Why Summer Learning Loss Matters
According to the National Campaign for Grade-Level Reading Initiative, research spanning 100 years has proven that students lose ground academically when they are out of school for the summer. This problem is particularly severe among low-income students who lose an average of more than two months in reading achievement in the summer. This slows their progress toward third grade reading proficiency. In addition, it exacerbates the achievement gap with their middle-class peers. By the end of 5th grade, they are nearly three grade levels behind their peers.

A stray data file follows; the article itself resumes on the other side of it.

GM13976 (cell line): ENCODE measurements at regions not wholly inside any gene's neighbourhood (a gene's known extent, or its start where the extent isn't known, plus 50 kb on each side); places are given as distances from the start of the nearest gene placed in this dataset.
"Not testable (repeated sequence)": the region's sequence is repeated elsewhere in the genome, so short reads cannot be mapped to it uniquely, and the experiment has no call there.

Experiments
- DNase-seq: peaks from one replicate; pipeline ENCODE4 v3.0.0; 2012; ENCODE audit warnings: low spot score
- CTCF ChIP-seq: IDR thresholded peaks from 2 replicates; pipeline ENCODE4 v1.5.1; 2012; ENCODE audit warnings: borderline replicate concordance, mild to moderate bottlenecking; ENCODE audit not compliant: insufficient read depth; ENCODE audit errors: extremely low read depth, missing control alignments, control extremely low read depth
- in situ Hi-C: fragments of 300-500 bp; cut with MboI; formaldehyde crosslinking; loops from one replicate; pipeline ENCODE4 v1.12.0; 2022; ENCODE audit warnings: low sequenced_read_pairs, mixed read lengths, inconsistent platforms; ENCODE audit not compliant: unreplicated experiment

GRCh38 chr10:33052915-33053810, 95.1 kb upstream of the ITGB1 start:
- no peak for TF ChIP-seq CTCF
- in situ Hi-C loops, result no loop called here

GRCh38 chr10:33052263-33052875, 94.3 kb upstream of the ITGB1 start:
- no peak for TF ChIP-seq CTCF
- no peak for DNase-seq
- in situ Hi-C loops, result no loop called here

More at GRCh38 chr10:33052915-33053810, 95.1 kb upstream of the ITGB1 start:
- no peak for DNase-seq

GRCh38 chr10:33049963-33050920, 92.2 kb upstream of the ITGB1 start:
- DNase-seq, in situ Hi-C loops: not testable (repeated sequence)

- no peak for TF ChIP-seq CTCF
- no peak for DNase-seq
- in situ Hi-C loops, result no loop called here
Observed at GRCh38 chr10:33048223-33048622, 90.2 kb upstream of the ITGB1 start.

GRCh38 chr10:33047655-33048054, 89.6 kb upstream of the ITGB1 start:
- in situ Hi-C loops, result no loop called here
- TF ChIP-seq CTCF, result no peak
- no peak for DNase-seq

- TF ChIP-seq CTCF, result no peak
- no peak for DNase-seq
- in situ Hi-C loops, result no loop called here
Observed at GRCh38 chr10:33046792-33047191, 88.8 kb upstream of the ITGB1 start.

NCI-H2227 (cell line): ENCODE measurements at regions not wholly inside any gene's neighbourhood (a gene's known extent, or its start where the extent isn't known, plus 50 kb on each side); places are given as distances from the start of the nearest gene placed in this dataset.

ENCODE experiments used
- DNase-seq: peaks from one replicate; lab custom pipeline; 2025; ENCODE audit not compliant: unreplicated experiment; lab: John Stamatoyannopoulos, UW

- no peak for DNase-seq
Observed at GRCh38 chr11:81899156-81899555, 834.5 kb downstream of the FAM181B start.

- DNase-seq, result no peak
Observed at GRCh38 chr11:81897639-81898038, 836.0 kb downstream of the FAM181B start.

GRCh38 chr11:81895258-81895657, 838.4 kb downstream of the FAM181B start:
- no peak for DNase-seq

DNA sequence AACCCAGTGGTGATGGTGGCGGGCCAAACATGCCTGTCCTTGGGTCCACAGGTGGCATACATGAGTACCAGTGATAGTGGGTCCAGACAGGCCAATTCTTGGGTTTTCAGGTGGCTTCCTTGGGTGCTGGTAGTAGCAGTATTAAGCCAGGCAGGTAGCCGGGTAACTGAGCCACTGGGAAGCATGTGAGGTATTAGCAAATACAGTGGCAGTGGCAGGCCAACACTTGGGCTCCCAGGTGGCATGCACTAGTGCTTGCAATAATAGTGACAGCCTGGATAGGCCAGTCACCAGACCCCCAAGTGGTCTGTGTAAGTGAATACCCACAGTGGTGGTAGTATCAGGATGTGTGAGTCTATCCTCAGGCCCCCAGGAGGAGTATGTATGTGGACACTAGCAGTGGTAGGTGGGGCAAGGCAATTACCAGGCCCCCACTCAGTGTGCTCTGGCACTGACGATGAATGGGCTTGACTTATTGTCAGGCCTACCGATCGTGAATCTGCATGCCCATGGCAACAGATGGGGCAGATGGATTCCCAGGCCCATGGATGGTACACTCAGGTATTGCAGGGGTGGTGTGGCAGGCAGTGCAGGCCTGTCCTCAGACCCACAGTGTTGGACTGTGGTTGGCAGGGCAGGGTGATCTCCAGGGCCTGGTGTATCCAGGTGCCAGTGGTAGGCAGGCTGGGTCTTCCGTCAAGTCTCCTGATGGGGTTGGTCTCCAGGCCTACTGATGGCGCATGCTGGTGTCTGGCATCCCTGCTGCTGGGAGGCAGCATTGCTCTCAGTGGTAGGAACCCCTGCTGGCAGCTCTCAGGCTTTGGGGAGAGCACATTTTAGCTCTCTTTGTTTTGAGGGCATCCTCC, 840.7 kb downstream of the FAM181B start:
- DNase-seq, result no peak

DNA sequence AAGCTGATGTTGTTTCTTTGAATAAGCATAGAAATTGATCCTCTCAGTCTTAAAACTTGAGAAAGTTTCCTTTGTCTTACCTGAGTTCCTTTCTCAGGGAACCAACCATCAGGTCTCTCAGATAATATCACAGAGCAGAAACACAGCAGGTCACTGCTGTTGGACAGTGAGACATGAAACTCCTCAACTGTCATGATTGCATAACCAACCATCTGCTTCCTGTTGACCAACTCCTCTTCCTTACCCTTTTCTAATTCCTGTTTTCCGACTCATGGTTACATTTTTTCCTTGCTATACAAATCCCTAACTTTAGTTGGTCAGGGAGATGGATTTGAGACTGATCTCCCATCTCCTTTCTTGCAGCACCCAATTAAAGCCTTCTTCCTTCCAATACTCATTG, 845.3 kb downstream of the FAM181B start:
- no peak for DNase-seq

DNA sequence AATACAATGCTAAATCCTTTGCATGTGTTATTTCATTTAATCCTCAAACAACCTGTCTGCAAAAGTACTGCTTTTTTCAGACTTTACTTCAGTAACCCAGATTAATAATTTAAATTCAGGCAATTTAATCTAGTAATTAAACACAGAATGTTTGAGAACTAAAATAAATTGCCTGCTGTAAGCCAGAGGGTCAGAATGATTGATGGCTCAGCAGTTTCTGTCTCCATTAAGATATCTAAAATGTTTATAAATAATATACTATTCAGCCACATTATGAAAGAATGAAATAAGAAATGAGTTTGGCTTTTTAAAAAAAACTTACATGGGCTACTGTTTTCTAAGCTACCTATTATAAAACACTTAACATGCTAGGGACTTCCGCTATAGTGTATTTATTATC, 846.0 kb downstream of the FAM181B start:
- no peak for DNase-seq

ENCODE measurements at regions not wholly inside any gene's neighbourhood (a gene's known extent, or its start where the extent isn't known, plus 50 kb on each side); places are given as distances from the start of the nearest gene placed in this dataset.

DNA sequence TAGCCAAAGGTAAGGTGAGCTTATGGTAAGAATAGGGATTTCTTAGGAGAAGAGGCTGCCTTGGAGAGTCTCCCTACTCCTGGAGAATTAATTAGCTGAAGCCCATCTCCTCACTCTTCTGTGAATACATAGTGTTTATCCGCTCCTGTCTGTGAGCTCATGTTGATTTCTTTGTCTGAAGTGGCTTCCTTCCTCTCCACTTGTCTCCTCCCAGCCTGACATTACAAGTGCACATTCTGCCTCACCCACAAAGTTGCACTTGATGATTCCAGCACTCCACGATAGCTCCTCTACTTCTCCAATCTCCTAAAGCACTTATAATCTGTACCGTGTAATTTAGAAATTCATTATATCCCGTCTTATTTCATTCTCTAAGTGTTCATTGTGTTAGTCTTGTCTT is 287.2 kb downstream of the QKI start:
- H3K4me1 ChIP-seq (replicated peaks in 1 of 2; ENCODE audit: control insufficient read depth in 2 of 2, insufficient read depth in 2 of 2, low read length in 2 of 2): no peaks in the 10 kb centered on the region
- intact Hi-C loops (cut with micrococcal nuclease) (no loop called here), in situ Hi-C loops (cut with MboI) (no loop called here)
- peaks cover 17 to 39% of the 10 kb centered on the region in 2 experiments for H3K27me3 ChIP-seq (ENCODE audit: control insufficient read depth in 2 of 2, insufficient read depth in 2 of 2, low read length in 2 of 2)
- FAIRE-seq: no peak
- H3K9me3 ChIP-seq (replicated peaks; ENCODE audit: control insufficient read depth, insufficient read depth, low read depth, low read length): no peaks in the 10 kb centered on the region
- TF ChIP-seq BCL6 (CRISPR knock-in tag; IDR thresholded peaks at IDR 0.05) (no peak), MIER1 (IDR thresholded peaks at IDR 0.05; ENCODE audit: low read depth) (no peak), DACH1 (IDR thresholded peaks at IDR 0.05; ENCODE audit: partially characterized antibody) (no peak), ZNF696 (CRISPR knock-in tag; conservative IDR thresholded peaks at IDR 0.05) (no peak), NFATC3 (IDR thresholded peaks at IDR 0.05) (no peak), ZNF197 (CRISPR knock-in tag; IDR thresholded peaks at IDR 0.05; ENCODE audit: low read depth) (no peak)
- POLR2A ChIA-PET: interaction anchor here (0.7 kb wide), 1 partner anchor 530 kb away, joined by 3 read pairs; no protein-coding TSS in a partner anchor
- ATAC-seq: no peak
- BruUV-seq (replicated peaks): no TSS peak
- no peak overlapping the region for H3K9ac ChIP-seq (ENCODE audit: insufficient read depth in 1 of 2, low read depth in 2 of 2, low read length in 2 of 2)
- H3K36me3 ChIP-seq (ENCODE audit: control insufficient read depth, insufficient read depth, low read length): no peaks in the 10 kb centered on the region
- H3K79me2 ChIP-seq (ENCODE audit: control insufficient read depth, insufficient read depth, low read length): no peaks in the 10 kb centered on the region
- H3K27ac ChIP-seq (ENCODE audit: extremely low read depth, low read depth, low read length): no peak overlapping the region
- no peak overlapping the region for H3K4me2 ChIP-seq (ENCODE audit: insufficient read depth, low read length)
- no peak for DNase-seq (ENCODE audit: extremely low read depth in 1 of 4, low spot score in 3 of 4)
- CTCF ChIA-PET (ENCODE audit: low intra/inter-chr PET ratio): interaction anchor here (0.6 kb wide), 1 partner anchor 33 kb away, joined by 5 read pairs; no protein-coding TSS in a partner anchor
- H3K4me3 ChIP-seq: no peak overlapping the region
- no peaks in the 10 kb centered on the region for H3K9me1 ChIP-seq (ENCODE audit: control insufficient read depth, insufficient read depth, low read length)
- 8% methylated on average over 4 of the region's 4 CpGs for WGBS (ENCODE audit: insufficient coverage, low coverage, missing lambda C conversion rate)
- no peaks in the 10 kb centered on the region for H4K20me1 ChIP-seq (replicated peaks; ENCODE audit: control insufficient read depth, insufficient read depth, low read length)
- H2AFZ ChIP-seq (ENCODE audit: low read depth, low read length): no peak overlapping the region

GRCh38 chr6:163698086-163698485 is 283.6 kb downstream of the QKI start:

- In elementary years, reading as few as six books over the summer will help children maintain their reading level from that school year.
- When children are provided with 10 to 20 self-selected children's books at the end of the regular school year, as many as 50% not only maintain their skills, but actually make reading gains.
- By the end of fifth grade, disadvantaged children are nearly three grade equivalents behind their more affluent peers in reading.
- Studies show 6-week summer learning programs can produce statistically significant gains in reading performance.
- Connect parents and families to information, resources and support.
- Get books into the hands of children.
- Build awareness of quality summer programs in the Black Hills area.
- Promote and strengthen supporting entities that already support summer programs such as local libraries, girl scouts, etc.